Best Intentions Weren’t Enough to Make A Home

Jill Burcum, Star Tribune (Minneapolis), Nov. 17

In the devastation after Hurricane Katrina, this Minnesota story appeared to epitomize how disasters bring out the best in people.

Stunned by the evacuees’ desperation, a white Montevideo family of five opened its hearts and home to an impoverished, three-generation black family of eight from Louisiana.

The Singleton family—a mother, grandmother and six children who had never left the South—arrived in September to a red-carpet welcome in the western Minnesota city of 5,300 residents. But the best of intentions weren’t enough to bridge differences in background and the strain of having 13 under one roof.

Barely a month after arriving in Montevideo, Nicole and Dorothy (Dot) Singleton, the mother and grandmother of the Louisiana family, broke ties with their hosts, Tracey and Tanya Thornbury, and moved to the Twin Cities.

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In the first few weeks, the newness of the situation and the excitement of having the town rally around them helped things run smoothly. Donations of clothes, toys, furniture and money arrived every day for a time.

At night, Ryan Thornbury, 12, and Esaw Singleton, 11, would sneak out of bed and gleefully play video games.

But goodwill gave way to tension.

About a week after the Singleton kids arrived, there was a dispute over Tanya’s computer.

Having given up her office so Dot could have a bedroom, Tanya had tucked her desktop away in the laundry room so she’d have space of her own to cruise eBay, the online auction site.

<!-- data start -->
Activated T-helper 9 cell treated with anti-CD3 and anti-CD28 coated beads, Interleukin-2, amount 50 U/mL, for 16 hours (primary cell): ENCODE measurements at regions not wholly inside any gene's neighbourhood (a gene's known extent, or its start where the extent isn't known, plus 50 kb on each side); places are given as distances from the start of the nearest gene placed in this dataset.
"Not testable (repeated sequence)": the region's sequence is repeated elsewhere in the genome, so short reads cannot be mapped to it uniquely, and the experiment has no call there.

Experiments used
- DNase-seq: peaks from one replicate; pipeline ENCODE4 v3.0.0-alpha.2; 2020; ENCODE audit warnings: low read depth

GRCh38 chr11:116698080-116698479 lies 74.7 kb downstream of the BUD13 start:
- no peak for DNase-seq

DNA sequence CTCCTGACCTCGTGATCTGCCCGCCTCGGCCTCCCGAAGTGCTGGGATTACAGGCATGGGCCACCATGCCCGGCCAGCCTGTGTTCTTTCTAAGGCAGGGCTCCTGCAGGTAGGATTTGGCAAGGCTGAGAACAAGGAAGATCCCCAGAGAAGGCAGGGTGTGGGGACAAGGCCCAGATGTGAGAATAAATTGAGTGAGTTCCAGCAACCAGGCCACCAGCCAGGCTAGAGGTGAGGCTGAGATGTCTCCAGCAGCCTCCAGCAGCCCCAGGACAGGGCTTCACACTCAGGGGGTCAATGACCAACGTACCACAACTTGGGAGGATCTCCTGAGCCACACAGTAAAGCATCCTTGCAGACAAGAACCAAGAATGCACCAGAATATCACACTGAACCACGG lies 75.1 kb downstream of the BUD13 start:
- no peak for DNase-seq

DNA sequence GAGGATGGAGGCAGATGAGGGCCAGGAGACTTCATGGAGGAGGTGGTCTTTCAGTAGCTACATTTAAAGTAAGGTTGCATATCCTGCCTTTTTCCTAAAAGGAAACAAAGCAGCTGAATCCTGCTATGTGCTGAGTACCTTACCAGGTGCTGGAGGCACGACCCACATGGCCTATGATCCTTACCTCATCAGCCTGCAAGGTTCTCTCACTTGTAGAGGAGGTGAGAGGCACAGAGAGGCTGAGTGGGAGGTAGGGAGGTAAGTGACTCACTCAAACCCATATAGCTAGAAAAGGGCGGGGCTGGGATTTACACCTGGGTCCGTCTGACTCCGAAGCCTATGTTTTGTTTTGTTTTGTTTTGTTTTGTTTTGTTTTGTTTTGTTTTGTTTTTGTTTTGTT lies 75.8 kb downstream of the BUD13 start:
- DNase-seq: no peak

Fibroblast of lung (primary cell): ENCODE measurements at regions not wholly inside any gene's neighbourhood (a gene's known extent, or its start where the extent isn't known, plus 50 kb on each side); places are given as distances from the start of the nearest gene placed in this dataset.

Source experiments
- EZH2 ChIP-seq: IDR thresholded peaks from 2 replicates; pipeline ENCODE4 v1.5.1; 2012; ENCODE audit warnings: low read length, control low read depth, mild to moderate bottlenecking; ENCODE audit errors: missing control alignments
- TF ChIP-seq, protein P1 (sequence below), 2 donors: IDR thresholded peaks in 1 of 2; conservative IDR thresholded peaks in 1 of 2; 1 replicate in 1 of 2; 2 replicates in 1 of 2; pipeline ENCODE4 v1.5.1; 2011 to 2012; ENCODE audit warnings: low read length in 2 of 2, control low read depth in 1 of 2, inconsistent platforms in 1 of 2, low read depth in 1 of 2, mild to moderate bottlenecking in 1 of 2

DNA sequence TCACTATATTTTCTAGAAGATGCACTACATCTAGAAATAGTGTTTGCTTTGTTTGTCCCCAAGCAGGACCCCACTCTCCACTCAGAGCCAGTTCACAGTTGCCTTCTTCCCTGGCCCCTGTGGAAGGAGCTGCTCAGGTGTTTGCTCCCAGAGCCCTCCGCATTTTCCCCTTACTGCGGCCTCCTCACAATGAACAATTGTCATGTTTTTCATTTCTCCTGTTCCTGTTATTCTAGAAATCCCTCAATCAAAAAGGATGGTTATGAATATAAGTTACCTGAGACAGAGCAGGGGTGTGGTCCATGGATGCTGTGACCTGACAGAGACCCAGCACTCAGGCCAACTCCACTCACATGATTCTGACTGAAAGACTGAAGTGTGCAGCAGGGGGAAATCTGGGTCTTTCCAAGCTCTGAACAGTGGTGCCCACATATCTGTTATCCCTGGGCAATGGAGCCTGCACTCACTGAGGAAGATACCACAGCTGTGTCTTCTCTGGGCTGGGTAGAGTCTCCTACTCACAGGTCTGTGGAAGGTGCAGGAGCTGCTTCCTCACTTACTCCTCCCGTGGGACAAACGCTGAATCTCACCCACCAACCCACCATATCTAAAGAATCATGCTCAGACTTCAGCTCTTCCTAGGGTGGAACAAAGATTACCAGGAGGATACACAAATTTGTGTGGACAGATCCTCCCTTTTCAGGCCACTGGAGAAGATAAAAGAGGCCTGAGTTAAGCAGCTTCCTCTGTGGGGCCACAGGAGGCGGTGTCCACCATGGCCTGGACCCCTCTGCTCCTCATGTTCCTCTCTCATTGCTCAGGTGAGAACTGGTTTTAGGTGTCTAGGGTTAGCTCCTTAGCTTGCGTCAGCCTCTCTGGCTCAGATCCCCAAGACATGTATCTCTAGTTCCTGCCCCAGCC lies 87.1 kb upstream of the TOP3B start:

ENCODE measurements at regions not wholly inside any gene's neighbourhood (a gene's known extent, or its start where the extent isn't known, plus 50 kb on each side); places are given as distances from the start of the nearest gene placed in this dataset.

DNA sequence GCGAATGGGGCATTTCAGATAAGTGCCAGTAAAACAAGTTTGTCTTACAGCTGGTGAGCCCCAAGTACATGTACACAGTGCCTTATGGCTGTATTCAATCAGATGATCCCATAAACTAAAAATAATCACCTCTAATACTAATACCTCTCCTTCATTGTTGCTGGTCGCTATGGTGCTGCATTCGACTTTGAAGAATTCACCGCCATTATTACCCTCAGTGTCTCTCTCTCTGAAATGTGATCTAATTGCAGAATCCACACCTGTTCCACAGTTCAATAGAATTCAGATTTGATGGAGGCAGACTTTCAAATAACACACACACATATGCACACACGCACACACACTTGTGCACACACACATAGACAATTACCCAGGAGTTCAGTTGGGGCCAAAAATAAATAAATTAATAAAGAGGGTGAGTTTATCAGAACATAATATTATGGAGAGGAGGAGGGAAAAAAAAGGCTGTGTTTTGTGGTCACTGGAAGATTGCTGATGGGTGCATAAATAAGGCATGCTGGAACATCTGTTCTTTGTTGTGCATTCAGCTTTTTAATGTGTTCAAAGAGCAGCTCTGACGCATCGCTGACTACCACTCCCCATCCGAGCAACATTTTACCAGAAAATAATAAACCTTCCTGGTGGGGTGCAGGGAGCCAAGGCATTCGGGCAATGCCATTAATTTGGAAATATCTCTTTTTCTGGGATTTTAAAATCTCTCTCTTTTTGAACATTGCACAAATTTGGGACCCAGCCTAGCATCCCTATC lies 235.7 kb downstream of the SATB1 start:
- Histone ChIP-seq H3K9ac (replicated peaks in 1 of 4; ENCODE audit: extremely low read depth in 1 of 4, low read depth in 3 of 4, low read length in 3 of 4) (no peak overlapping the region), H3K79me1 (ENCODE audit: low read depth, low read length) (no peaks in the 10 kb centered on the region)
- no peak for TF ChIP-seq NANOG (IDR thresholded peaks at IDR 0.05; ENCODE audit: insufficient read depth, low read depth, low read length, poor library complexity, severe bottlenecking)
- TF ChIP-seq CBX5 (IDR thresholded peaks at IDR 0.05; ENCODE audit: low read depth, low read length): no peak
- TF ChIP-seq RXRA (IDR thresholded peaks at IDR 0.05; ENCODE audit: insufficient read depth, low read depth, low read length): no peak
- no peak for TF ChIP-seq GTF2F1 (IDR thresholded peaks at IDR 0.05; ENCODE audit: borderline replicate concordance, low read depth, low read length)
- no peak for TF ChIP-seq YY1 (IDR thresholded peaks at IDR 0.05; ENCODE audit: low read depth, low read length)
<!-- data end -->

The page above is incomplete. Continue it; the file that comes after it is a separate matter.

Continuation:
After finding that the area didn’t have radio stations playing the hip hop and rap that they liked, Nicole and Helen wanted to download music from the Internet. Tanya said no, partly to protect the computer from viruses and partly to preserve a teeny area of private space. Nicole and Helen didn’t understand.

In the crowded house, which has five bedrooms but limited space in the living room and dining room, tensions built.

There were charges that the Singletons weren’t doing their fair share of the chores. There were differences over what types of movies the kids could watch.

Then there were letters from Nicole’s boyfriend, in jail for felony burglary in Louisiana. The Thornburys worried that the boyfriend would get out on parole and come to Montevideo, so they read the letters.

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Things came to a head on Oct. 16 when Montevideo police were called in to check out a domestic situation.

On that night, Tracey and Dot acknowledge, Dot had been drinking. The women got into an argument about the donated money. Tracey took offense, feeling that Dot was implying that the Thornburys weren’t sharing the money.

The women said that they yelled at each other and that Dot encouraged 16-year-old Brittany to begin hitting Tracey.

After getting Brittany under control, Tracey angrily searched Dot’s room. She found an odd-shaped cigarette, thought it was marijuana and called police, who determined it was a regular cigarette.

Dot acknowledges that she did start drinking again in the Thornburys’ home.

The domestic violence that happened also was the result of strain, she said. “It just had got to that point. And the Devil, he just got in there between everybody with a match and set things off.”

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